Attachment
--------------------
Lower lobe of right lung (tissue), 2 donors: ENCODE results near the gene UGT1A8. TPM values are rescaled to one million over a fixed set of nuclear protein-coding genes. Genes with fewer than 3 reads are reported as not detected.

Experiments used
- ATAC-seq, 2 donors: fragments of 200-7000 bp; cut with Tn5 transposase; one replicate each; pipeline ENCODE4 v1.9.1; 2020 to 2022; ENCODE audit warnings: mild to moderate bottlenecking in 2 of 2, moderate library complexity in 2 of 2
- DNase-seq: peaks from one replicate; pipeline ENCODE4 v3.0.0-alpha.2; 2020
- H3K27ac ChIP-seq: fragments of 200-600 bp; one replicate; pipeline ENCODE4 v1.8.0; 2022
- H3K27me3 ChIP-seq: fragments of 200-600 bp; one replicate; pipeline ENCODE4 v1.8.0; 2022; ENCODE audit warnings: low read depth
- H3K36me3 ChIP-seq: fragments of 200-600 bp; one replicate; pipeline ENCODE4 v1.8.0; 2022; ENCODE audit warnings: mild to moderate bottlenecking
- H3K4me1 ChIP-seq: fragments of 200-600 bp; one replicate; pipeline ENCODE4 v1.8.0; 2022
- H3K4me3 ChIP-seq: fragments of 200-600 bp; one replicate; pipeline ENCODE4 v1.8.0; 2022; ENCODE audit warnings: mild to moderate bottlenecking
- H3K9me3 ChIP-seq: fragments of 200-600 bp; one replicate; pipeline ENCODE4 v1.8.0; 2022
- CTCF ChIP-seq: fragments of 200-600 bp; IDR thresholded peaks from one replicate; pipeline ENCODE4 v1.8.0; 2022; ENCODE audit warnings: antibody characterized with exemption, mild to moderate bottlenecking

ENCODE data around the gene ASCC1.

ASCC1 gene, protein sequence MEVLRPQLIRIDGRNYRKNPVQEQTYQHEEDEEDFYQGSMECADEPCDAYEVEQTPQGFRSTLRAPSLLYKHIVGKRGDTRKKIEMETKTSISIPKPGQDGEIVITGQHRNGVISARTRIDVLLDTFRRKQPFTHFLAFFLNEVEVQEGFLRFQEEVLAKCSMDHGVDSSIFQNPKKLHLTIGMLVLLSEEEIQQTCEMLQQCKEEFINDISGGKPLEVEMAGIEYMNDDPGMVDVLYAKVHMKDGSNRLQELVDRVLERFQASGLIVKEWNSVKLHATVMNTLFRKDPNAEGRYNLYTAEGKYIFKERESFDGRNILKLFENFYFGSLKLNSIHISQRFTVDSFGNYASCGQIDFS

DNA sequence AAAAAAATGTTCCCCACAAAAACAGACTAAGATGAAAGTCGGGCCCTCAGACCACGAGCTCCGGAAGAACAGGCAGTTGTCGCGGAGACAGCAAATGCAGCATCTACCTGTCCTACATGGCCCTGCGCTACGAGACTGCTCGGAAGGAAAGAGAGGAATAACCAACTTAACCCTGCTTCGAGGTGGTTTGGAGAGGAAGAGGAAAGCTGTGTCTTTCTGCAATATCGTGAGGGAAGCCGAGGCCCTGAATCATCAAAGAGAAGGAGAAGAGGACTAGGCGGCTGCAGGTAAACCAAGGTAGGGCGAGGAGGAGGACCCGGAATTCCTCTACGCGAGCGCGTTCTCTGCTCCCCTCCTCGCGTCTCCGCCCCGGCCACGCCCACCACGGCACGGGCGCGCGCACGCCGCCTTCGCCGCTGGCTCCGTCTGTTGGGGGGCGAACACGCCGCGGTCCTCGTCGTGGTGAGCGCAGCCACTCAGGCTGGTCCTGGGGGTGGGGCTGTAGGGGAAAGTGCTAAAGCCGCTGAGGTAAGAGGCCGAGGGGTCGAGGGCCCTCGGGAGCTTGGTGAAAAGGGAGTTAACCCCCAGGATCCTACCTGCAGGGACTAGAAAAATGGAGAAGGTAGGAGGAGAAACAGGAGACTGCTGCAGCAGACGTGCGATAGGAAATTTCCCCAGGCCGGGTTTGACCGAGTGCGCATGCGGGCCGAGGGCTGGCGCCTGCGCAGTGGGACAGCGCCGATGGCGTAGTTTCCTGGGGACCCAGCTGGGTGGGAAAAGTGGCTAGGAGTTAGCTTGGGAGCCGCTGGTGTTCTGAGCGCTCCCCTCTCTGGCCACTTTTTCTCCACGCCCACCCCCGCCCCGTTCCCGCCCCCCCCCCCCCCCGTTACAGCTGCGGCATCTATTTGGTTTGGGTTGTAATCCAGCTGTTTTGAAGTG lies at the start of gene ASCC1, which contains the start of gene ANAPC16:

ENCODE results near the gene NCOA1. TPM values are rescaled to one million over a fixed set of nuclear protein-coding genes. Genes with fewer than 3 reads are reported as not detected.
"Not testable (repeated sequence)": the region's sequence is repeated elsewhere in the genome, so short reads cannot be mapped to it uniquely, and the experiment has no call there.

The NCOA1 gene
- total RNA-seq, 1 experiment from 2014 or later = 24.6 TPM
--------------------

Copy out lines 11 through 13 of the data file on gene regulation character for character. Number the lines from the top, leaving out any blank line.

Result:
- CTCF ChIP-seq: fragments of 200-600 bp; IDR thresholded peaks from one replicate; pipeline ENCODE4 v1.8.0; 2022; ENCODE audit warnings: antibody characterized with exemption, mild to moderate bottlenecking

ENCODE data around the gene ASCC1.

ASCC1 gene, protein sequence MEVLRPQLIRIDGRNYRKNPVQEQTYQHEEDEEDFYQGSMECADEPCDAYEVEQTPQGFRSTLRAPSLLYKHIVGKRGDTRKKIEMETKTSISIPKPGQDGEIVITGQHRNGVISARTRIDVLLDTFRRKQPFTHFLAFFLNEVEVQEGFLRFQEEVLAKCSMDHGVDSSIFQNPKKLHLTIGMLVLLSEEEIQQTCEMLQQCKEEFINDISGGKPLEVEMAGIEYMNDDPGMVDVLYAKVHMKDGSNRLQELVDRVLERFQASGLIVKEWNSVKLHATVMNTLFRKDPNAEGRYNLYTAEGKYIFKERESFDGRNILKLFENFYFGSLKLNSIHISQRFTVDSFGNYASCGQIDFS